Sewing a Quarter Inch Seam and Checking for Accuracy
There are several ways to sew a 1/4" seam:
- offsetting needle to achieve 1/4"
- using 1/4" foot
- marking the machine bed (several suggestions)
- taped credit card (edge remains stiff)
- moleskin or foot padding (wears away with continual use)
- magic marker (wears away over time and provides only a visual guide)
- stack of Post-It notes
Carol Miller's Favorite Method
Take out a package of Dr. Scholl's™ Foot Padding. Using your ruler and an old blade in your cutter (or a new one - we are only making a short cut), cut a strip off the padding about 1/4" wide. Then segment that strip into pieces about 1/2" long. The only really important thing here is to cut it with your ruler so the side edge is really straight.
Go to your sewing machine with one of these little pieces. Take a short ruler that has 1/4" markings on it. Your 12" rotary ruler is perfect. Put the ruler under the needle and lower the needle onto the line that is 1/4" away from the right edge. Be sure the ruler is aligned on the bed of your machine so that it is parallel to the left edge. Remove the paper backing from your little padded strip. Put it down on the sewing machine just FORWARD of the feed dogs. Have it pushed up exactly against the edge of the ruler. Lift the needle. Remove the ruler.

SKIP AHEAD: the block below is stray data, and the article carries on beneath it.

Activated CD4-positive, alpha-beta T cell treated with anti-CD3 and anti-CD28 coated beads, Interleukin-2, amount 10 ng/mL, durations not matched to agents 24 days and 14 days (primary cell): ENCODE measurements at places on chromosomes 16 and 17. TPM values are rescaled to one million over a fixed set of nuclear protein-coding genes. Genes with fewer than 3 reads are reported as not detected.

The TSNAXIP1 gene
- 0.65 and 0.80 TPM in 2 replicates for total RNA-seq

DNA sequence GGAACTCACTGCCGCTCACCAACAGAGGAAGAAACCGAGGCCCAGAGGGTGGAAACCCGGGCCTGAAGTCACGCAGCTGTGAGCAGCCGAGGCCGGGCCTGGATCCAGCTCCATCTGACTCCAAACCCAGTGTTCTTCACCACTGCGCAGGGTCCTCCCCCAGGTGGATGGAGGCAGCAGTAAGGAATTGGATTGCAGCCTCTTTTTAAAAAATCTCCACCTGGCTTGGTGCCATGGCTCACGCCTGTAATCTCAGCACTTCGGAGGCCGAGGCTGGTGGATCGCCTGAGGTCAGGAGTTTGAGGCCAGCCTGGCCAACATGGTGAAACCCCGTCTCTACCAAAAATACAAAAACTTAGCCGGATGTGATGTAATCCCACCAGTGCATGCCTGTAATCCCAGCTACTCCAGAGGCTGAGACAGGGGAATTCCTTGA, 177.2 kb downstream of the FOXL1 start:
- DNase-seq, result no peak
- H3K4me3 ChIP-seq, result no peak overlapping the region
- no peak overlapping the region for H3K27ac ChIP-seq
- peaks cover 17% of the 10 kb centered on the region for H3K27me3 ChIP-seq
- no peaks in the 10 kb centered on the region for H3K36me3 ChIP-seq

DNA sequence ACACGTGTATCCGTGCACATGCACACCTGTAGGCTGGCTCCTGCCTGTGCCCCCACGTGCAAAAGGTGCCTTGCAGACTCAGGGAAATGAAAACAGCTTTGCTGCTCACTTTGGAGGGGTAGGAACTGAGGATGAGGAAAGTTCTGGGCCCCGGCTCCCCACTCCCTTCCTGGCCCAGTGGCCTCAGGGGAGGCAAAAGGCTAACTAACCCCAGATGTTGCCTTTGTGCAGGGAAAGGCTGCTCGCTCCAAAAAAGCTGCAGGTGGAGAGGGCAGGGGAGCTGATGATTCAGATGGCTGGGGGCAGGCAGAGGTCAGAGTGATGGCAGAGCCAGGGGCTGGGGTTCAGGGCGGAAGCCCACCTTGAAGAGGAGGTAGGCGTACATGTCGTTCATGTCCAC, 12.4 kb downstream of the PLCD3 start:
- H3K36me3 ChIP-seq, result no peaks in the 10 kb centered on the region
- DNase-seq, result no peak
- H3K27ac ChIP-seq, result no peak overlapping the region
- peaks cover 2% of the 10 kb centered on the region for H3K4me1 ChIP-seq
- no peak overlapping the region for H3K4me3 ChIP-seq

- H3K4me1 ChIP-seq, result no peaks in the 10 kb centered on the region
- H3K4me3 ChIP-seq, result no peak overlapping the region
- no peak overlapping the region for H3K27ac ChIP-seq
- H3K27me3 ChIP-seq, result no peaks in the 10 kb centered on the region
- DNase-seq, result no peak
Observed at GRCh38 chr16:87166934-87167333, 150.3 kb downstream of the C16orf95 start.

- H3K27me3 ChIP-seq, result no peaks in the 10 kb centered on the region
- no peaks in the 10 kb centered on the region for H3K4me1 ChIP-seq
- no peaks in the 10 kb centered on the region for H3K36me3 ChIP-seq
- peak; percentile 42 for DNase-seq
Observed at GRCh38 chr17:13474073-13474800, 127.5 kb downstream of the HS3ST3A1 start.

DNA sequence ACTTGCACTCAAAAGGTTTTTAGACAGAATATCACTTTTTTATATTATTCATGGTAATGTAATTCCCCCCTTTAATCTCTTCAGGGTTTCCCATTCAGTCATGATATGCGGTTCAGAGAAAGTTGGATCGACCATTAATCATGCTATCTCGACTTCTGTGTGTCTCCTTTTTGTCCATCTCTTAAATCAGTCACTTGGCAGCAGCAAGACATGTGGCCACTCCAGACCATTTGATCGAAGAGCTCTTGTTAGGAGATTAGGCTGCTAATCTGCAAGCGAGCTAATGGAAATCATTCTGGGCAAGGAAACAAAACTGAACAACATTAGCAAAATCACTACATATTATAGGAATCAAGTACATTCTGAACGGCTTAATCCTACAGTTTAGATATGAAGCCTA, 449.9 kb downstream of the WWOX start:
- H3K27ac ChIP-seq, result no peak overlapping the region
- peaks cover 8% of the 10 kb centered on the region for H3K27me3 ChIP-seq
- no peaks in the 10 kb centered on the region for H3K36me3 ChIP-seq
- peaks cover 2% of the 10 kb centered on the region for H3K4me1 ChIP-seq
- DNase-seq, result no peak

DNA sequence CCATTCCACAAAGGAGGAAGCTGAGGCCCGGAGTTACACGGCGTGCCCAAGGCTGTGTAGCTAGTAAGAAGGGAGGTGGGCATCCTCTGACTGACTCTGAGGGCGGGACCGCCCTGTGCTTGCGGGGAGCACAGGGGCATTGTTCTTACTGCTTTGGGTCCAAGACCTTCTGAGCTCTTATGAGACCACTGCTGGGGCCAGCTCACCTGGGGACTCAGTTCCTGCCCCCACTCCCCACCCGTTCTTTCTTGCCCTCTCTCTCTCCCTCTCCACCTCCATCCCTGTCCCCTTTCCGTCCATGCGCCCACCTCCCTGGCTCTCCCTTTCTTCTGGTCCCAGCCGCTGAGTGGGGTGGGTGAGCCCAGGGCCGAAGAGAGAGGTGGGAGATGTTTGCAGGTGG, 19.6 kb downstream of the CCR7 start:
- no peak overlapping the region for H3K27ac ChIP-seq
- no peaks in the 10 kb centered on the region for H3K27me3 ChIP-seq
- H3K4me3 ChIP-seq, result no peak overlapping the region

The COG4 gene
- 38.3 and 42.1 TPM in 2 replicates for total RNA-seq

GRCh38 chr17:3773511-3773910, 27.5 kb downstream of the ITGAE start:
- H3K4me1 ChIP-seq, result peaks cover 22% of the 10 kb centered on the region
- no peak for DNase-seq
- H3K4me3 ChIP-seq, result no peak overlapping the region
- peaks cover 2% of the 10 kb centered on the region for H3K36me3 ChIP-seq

Your wall gives you a physical and visual barrier that is precisely 1/4" away from the needle. If it extends over the bobbin case join, just use a razor blade to slice through the wall down to the seam in the face plate. This way you can open and close the bobbin case without moving the wall.
After many hours of sewing, the edge will become eroded. Replace with another piece.
When sewing with the padding in place, pin from the left toward the seam allowance. I keep the point of the pin just shy of the seam area so that I can sew without removing my pins left handed. If pins are put in from the right with the head hanging outside the fabric, every pin will catch on the padding or must be removed before getting to it.
Checking for Accuracy
No matter what method you use, you should perform the quarter inch test: If your new project involves fabrics that are markedly different from those you normally use, you should redo the test to account for the turn of the cloth. (see definition in Glossary).
Take three short strips of fabric cut 1 1/2" wide. Sew together. Finger press. Measure center strip. It should be EXACTLY 1". If it is not, adjust your method of measuring to correct (wider or narrower).